On October 4, the EEOC issued a press release ("EEOC Releases Preliminary FY 2018 Sexual Harassment Data") highlighting its significant work this past fiscal year to address the pervasive problem of workplace harassment. Acting EEOC Chair Victoria A. Lipnic stated, "I am so proud of the EEOC staff who stepped up to the heightened demand of the #MeToo movement to make clear that workplace harassment is not only unlawful, it is simply not acceptable."

In 2018, the EEOC filed 66 harassment lawsuits, 41 of which included allegations of sexual harassment. According to the agency, that reflects a 50 percent increase in lawsuits challenging sexual harassment over fiscal year 2017. The agency also reports that it recovered nearly $70 million for victims of sexual harassment in fiscal year 2018, up from $47.5 million in fiscal year 2017.

This news should not surprise anyone who has followed current events. Workplace harassment has also been a priority in Congress and in state legislatures around the country. In the wake of the Kavanaugh confirmation proceedings, the focus on this topic won't let up.

If employers have been slow to review policies or provide training, now is the time to act.   Every employer, regardless of size, should have a clear policy prohibiting workplace harassment including steps available to employees to address concerns. Employers should ensure that management is knowledgeable about its responsibilities under law for responding to harassment concerns. Employers should have a plan for promptly and thoroughly investigating reports of harassment. All investigations should be done without bias, sensitively, and through trauma-informed techniques. These issues should be fully considered before any complaint is received so the investigative process will be effective when needed.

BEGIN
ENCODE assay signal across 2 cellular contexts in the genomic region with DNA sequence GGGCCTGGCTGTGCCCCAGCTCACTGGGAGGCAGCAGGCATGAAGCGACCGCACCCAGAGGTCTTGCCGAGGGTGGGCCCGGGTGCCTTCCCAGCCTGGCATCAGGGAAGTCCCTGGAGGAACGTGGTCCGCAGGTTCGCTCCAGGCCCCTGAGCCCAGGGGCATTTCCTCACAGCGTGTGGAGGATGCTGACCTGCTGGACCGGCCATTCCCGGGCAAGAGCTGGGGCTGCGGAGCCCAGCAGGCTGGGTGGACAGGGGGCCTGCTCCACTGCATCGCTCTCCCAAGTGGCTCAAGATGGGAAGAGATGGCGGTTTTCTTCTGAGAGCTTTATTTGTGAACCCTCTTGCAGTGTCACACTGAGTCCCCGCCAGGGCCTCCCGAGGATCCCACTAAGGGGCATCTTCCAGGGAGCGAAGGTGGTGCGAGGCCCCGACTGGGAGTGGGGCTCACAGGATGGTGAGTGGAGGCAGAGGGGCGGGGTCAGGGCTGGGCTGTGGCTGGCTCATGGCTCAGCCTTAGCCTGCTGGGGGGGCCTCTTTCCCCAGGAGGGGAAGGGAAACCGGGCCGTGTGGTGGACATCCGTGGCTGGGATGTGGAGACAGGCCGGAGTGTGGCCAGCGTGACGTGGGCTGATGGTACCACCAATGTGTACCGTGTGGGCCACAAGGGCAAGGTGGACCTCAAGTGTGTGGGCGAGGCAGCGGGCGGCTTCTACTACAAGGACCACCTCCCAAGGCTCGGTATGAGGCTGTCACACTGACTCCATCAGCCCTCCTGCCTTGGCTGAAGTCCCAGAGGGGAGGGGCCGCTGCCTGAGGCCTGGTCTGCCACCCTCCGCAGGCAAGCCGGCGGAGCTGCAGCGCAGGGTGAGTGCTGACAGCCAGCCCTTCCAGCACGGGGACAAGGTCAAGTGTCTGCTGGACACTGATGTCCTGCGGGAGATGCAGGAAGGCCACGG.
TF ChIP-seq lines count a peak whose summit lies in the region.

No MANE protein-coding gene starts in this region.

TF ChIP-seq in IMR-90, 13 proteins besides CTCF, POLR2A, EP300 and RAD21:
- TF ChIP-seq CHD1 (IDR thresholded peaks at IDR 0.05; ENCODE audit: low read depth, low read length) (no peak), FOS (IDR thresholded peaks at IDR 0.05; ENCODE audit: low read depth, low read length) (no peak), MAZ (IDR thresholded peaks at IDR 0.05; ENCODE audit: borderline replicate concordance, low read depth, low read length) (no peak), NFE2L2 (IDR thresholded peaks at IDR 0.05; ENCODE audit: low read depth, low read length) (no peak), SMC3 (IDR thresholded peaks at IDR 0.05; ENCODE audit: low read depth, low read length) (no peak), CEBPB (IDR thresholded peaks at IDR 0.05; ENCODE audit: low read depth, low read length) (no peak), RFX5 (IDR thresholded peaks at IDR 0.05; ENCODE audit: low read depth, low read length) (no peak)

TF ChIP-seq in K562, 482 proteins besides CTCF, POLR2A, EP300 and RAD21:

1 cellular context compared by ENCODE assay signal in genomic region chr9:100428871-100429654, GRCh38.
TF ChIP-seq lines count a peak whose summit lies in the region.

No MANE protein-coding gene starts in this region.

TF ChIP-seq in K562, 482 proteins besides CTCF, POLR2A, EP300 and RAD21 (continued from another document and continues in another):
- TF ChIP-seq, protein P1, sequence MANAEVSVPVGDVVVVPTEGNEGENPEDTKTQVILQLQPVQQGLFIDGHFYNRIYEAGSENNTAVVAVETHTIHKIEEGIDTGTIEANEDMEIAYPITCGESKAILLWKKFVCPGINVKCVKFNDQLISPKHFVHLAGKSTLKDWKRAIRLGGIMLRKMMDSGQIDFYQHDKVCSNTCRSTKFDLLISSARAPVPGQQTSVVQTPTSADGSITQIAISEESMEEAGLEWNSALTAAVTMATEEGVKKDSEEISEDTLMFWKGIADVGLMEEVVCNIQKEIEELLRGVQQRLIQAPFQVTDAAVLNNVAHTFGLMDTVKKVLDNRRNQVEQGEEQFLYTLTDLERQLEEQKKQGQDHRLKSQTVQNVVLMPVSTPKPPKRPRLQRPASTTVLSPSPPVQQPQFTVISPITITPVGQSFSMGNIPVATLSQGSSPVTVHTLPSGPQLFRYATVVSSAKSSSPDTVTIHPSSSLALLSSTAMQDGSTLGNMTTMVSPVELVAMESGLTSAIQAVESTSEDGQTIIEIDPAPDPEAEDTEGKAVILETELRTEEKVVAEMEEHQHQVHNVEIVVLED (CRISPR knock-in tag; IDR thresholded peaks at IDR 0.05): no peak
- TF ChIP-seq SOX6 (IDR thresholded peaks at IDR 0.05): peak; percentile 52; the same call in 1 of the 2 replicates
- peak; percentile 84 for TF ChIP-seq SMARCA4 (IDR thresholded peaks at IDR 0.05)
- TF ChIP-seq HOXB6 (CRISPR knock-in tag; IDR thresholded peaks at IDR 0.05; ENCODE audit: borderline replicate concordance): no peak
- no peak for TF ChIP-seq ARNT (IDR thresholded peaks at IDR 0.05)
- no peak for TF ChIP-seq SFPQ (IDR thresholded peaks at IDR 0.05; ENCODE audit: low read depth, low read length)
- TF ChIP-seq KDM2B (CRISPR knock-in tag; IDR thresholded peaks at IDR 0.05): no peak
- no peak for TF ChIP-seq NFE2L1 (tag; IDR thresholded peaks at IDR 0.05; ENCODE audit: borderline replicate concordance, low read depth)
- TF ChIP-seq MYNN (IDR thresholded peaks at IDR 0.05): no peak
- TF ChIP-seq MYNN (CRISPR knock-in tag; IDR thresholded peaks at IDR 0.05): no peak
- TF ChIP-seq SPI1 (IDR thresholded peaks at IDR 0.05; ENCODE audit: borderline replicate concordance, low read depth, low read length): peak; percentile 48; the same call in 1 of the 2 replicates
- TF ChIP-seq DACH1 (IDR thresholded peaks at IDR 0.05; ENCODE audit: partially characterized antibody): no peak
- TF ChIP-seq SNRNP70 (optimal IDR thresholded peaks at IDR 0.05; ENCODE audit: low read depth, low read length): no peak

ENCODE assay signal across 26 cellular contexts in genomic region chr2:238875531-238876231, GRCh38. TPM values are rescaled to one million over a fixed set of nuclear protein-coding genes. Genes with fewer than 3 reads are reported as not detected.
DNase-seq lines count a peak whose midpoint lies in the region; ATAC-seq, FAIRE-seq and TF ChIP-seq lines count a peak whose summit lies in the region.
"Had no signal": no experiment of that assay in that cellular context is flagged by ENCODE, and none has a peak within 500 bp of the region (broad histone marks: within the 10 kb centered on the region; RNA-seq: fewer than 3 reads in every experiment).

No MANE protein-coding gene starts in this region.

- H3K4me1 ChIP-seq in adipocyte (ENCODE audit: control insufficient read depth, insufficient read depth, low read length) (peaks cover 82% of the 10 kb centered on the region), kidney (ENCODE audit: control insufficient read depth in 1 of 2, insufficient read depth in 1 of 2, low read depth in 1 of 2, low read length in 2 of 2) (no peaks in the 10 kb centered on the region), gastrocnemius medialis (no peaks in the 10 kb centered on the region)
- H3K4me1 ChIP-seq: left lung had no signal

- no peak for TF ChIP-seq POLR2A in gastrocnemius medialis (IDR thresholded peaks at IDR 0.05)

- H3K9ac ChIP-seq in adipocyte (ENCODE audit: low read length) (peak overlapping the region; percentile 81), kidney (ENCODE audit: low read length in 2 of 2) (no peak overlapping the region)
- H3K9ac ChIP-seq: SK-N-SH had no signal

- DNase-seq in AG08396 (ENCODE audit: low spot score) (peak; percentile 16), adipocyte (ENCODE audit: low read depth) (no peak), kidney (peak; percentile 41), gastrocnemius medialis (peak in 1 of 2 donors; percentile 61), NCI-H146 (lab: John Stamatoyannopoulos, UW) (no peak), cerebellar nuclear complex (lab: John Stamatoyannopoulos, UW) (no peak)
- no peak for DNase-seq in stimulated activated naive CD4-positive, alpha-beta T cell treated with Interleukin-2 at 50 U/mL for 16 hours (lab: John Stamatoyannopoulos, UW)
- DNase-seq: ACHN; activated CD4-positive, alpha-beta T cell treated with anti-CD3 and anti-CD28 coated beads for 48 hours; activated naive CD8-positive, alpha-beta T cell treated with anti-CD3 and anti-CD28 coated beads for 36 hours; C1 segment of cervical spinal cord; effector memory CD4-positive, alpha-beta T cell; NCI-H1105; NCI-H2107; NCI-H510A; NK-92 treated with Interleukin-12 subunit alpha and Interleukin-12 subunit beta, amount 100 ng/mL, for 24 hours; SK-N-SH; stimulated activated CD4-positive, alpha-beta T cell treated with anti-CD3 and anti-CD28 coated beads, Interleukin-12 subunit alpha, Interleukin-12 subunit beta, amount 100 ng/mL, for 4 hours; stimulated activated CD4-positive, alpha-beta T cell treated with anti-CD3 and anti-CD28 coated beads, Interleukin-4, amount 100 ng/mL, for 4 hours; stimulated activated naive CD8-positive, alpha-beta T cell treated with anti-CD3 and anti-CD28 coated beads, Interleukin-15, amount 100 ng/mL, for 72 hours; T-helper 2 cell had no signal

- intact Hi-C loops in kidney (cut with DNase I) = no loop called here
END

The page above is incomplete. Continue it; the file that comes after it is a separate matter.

The training employers offer on this topic should be carefully considered. Options for training include online, in-person, or a combination of both. The effectiveness of training will be determined by a variety of factors including the skills of the presenter. 

Employers should also consider having a crisis communication plan. How will their company respond to public allegations about employee misconduct, especially if those allegations reach high levels in the company? This is another topic that should not wait until the crisis arises. Planning is imperative to effectively navigate issues that may arise.

Most important  to all these efforts will be the support of corporate leadership. The healthiest corporate environments are led by executives and boards that display an  intolerance for workplace discrimination or harassment and create an inclusive and welcoming climate for all employees.

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